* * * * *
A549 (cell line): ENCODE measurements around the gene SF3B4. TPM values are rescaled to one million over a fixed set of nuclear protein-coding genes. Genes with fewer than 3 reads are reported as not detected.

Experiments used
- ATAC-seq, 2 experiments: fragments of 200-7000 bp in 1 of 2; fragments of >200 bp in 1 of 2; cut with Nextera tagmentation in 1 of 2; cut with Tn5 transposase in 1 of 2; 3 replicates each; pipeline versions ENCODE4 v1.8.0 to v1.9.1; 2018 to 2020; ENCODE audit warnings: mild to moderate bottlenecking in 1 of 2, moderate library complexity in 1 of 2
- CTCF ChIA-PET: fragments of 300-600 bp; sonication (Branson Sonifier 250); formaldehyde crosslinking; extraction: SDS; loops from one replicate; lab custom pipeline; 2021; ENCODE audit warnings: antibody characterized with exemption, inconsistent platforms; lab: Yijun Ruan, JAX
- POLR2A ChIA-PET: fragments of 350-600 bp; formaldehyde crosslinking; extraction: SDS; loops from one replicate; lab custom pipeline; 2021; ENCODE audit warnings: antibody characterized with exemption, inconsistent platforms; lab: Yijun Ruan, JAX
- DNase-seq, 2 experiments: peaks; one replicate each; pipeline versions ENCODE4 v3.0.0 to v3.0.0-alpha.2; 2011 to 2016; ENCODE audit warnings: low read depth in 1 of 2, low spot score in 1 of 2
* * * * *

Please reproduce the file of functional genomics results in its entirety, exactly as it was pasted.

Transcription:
A549 (cell line): ENCODE measurements around the gene SF3B4. TPM values are rescaled to one million over a fixed set of nuclear protein-coding genes. Genes with fewer than 3 reads are reported as not detected.

Experiments used
- ATAC-seq, 2 experiments: fragments of 200-7000 bp in 1 of 2; fragments of >200 bp in 1 of 2; cut with Nextera tagmentation in 1 of 2; cut with Tn5 transposase in 1 of 2; 3 replicates each; pipeline versions ENCODE4 v1.8.0 to v1.9.1; 2018 to 2020; ENCODE audit warnings: mild to moderate bottlenecking in 1 of 2, moderate library complexity in 1 of 2
- CTCF ChIA-PET: fragments of 300-600 bp; sonication (Branson Sonifier 250); formaldehyde crosslinking; extraction: SDS; loops from one replicate; lab custom pipeline; 2021; ENCODE audit warnings: antibody characterized with exemption, inconsistent platforms; lab: Yijun Ruan, JAX
- POLR2A ChIA-PET: fragments of 350-600 bp; formaldehyde crosslinking; extraction: SDS; loops from one replicate; lab custom pipeline; 2021; ENCODE audit warnings: antibody characterized with exemption, inconsistent platforms; lab: Yijun Ruan, JAX
- DNase-seq, 2 experiments: peaks; one replicate each; pipeline versions ENCODE4 v3.0.0 to v3.0.0-alpha.2; 2011 to 2016; ENCODE audit warnings: low read depth in 1 of 2, low spot score in 1 of 2